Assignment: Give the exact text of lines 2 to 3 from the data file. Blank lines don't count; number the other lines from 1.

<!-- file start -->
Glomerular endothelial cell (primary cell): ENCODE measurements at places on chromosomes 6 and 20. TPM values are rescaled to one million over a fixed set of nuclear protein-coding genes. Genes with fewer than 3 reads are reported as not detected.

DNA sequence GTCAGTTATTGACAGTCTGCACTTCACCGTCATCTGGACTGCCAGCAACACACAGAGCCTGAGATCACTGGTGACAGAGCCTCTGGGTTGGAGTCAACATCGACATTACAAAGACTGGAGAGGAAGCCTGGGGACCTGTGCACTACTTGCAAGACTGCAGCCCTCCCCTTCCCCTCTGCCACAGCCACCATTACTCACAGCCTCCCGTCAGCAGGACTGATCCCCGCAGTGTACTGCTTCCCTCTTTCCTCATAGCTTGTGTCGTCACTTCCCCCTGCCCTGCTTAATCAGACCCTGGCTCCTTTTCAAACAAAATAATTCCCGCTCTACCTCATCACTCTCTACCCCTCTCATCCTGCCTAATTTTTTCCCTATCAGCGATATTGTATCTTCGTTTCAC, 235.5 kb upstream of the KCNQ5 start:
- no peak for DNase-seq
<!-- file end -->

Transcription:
DNA sequence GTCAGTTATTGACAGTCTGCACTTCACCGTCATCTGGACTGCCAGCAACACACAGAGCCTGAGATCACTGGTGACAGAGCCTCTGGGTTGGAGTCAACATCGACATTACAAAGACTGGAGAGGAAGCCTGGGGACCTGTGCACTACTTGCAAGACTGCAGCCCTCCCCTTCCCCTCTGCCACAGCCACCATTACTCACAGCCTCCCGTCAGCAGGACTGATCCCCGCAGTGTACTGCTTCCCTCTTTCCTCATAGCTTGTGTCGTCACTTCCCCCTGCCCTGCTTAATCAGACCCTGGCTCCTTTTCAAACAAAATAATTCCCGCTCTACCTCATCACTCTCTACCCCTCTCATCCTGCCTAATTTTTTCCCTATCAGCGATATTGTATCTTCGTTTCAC, 235.5 kb upstream of the KCNQ5 start:
- no peak for DNase-seq